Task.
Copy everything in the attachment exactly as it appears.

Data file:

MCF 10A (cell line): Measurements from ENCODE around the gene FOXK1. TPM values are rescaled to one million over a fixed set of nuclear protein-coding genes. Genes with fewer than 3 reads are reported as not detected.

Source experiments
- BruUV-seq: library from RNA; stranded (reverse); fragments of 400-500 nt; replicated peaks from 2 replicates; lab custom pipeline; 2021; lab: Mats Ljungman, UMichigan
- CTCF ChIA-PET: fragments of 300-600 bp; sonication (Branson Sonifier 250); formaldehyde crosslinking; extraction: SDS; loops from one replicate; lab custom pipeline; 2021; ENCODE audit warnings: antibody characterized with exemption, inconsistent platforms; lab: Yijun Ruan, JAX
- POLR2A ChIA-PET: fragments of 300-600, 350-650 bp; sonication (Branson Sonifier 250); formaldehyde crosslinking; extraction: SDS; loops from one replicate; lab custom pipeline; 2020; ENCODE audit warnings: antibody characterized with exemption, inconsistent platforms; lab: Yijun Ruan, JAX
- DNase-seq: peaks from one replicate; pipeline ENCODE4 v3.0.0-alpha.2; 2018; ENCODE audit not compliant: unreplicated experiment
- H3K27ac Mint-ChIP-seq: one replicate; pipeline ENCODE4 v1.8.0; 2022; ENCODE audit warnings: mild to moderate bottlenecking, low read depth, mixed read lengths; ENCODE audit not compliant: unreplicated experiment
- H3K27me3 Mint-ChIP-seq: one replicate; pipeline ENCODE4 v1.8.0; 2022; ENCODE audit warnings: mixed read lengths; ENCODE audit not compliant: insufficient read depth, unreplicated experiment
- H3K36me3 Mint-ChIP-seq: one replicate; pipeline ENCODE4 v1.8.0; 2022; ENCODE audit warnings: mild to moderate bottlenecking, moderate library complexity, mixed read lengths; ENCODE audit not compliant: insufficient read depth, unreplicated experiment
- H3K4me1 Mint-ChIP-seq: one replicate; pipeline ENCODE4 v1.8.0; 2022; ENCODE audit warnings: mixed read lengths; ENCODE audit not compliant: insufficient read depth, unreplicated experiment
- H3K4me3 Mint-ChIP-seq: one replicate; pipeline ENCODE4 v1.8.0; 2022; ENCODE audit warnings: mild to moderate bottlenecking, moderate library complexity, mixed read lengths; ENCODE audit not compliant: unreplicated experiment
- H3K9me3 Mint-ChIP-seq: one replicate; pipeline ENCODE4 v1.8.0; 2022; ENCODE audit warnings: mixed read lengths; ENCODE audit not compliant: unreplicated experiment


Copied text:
MCF 10A (cell line): Measurements from ENCODE around the gene FOXK1. TPM values are rescaled to one million over a fixed set of nuclear protein-coding genes. Genes with fewer than 3 reads are reported as not detected.

Source experiments
- BruUV-seq: library from RNA; stranded (reverse); fragments of 400-500 nt; replicated peaks from 2 replicates; lab custom pipeline; 2021; lab: Mats Ljungman, UMichigan
- CTCF ChIA-PET: fragments of 300-600 bp; sonication (Branson Sonifier 250); formaldehyde crosslinking; extraction: SDS; loops from one replicate; lab custom pipeline; 2021; ENCODE audit warnings: antibody characterized with exemption, inconsistent platforms; lab: Yijun Ruan, JAX
- POLR2A ChIA-PET: fragments of 300-600, 350-650 bp; sonication (Branson Sonifier 250); formaldehyde crosslinking; extraction: SDS; loops from one replicate; lab custom pipeline; 2020; ENCODE audit warnings: antibody characterized with exemption, inconsistent platforms; lab: Yijun Ruan, JAX
- DNase-seq: peaks from one replicate; pipeline ENCODE4 v3.0.0-alpha.2; 2018; ENCODE audit not compliant: unreplicated experiment
- H3K27ac Mint-ChIP-seq: one replicate; pipeline ENCODE4 v1.8.0; 2022; ENCODE audit warnings: mild to moderate bottlenecking, low read depth, mixed read lengths; ENCODE audit not compliant: unreplicated experiment
- H3K27me3 Mint-ChIP-seq: one replicate; pipeline ENCODE4 v1.8.0; 2022; ENCODE audit warnings: mixed read lengths; ENCODE audit not compliant: insufficient read depth, unreplicated experiment
- H3K36me3 Mint-ChIP-seq: one replicate; pipeline ENCODE4 v1.8.0; 2022; ENCODE audit warnings: mild to moderate bottlenecking, moderate library complexity, mixed read lengths; ENCODE audit not compliant: insufficient read depth, unreplicated experiment
- H3K4me1 Mint-ChIP-seq: one replicate; pipeline ENCODE4 v1.8.0; 2022; ENCODE audit warnings: mixed read lengths; ENCODE audit not compliant: insufficient read depth, unreplicated experiment
- H3K4me3 Mint-ChIP-seq: one replicate; pipeline ENCODE4 v1.8.0; 2022; ENCODE audit warnings: mild to moderate bottlenecking, moderate library complexity, mixed read lengths; ENCODE audit not compliant: unreplicated experiment
- H3K9me3 Mint-ChIP-seq: one replicate; pipeline ENCODE4 v1.8.0; 2022; ENCODE audit warnings: mixed read lengths; ENCODE audit not compliant: unreplicated experiment